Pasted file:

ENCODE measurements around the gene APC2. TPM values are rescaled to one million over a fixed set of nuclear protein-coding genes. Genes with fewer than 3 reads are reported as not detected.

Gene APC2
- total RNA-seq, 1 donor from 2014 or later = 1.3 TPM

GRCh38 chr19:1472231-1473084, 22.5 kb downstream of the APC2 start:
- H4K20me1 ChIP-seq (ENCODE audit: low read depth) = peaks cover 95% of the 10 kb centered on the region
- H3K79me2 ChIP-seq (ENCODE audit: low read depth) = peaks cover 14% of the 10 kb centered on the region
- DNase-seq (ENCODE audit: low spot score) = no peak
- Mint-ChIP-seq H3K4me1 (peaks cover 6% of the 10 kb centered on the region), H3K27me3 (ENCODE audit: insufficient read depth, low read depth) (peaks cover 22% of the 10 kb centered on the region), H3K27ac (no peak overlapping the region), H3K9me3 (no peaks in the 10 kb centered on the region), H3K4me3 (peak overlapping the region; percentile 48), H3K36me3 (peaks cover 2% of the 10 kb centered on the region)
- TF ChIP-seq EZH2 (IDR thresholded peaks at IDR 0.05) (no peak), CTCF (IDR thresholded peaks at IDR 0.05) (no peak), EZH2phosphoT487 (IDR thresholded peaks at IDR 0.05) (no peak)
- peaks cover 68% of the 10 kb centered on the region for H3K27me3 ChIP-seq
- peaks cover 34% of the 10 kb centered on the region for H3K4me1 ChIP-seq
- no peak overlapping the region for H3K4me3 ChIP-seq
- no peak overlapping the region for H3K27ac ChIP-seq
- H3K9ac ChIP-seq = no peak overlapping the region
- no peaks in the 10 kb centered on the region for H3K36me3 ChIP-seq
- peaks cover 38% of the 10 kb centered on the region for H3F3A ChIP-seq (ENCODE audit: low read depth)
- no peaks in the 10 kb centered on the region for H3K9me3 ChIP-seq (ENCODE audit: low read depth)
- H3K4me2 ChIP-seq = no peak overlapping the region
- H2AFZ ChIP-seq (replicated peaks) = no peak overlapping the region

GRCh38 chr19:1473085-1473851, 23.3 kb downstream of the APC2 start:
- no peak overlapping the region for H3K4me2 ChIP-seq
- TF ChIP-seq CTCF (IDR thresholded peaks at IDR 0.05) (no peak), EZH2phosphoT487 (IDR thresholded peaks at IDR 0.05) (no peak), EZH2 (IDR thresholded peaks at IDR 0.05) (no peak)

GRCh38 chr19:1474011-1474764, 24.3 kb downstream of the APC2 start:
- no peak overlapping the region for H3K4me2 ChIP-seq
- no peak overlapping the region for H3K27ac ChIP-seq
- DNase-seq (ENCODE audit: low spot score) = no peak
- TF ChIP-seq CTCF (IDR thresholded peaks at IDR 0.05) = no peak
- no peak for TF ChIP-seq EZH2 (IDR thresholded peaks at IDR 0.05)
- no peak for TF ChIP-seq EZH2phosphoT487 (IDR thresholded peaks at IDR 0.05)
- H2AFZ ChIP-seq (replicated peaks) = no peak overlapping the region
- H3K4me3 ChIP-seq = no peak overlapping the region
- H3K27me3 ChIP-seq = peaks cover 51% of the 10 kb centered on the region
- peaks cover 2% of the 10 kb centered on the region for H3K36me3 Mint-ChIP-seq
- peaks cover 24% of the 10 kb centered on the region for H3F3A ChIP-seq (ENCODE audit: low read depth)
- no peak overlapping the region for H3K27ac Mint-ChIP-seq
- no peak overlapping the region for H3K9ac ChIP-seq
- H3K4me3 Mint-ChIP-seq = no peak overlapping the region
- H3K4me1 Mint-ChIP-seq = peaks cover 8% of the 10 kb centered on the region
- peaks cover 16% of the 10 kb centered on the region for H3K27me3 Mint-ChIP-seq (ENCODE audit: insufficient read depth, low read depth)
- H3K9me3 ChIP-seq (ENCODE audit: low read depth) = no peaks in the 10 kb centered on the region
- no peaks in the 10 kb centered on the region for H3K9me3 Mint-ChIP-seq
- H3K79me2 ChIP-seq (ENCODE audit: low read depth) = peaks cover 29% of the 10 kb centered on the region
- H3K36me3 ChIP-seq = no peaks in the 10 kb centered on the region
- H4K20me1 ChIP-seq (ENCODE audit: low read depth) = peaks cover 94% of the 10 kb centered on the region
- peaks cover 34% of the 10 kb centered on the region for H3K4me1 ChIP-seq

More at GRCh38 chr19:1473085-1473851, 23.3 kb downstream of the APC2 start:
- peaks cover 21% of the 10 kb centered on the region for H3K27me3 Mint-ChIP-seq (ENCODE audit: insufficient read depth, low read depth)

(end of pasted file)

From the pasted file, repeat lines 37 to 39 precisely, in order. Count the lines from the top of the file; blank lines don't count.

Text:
- H3K4me3 Mint-ChIP-seq = no peak overlapping the region
- H3K4me1 Mint-ChIP-seq = peaks cover 8% of the 10 kb centered on the region
- peaks cover 16% of the 10 kb centered on the region for H3K27me3 Mint-ChIP-seq (ENCODE audit: insufficient read depth, low read depth)